Asociación Peruano Japonesa

The Japanese Peruvian Association (Asociación Peruano Japonesa, APJ) is a nonprofit organization that brings together and represents Japanese citizens who live in Peru and their descendants, as well as their institutions.

Updated May 2009

community en ja es pt

Nikkei New Year: A History of Oshogatsu Since the Time of the Issei

I spent almost all of my childhood with my grandmother. Her customs, which were of course very Japanese, were reflected in her daily life. She didn't celebrate Christmas, but she did celebrate Oshogatsu (New Year in Japanese).

In those days, I remember that preparations for Oshogatsu began on December 31. Starting at dawn, we cleaned the house, while my mother cooked. She spent the entire morning cooking tofu, a pork dish with turnips and carrots, kombu knots, plenty of sushi and even sweet potato and vegetable tempura. All of this food was prepared as an offering for the butsudan ...

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community en ja es pt

The Japanese Language in Peruvian Speech

Languages crossed national borders well before globalization and today, in any part of the world, you can hear other languages spoken with both native and foreign accents. But what causes one language to incorporate words from another language and appropriate them for everyday use?

Japanese culture figures prominently in Peru, as does the Japanese language, which has been assimilated by young people and adults through consumption of diverse products, media figures, and colloquial usage. It’s not surprising, then, that some Japanese words are not identified as Japanese despite being used frequently.

As with English, certain terms have become universal ...

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war en es

Memories of Hiroshima: 70 Years after the Atomic Bomb

Manuel Yoneyama was 16 when the atomic bomb devastated Hiroshima. It was 8:15 a.m., and Manuel was at home with his parents and siblings. He remembers an intense light (“like a camera flash”) covering the sky, and five minutes later a loud bang, or as he describes it, a “powerful boom.”

He lived 12 kilometers from where the bomb landed and no one in his family was hurt. For a month after the bomb attack, his parents forbade him from going to the city or the military factory where he worked.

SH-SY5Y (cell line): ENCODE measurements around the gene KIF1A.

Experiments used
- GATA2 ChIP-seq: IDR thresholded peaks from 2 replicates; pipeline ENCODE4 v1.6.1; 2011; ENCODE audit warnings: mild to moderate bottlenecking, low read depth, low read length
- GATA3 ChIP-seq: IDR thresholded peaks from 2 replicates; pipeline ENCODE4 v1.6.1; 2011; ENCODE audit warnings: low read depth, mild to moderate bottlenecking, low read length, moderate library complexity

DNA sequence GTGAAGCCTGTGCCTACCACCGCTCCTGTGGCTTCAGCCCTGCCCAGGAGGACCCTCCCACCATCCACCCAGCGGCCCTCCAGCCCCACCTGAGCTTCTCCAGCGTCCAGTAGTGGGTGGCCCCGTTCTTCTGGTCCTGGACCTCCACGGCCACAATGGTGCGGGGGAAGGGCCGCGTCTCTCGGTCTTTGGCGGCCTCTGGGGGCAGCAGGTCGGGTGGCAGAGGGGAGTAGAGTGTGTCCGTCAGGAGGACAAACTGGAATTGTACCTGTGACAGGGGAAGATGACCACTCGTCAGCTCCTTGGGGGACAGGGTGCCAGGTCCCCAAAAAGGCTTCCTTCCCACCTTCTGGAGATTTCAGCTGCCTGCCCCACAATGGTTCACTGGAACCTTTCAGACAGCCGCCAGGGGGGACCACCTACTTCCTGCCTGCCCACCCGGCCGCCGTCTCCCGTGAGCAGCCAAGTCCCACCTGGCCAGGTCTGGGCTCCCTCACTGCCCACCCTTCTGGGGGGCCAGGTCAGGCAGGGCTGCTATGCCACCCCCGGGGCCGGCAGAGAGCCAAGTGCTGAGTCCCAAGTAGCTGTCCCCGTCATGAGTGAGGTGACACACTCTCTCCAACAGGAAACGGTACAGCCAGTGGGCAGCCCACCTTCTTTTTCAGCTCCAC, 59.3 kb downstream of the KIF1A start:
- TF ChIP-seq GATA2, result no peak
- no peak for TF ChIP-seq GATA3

“Luckily that was a day of yasumi ...

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war en es

Crystallizing Dreams: Testimony of Chieko Kamisato, former Crystal City resident

Chieko Kamisato is a Peruvian-American Nisei who spent time at the Crystal City concentration camp in the United States between 1944 and 1946. Recently, she visited Peru to reconnect with some friends as well as with the past. Her memories, reflecting a lifetime of difficulties and overcoming obstacles, deserve to be shared.

The story begins with her father Junken. Originally from Okinawa, he arrived in Peru in 1915. Awaiting him were his older brothers, with whom he worked in various trades. Seven years later, he brought over his wife, Kami—Chieko’s mother.

Junken and his brothers walked the streets ...

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community en es

Crystal City, 70 Years Later: Memories of War - Part 2

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THE RETURN TO PERU

A siren announced Japan's surrender.  Many Japanese refused to believe that their country had been defeated, but the war had come to an end, making the concentration camp unnecessary.

The question now being asked was: What is to become of the Japanese from Peru and their children?  The Peruvian government prohibited their return.  Rejected by the very same government that had expelled them, some Japanese put down roots in the United States, while others returned to Japan, only to find hunger and devastation.

The Tochio Villanueve family considered emigrating to Japan.  The ...

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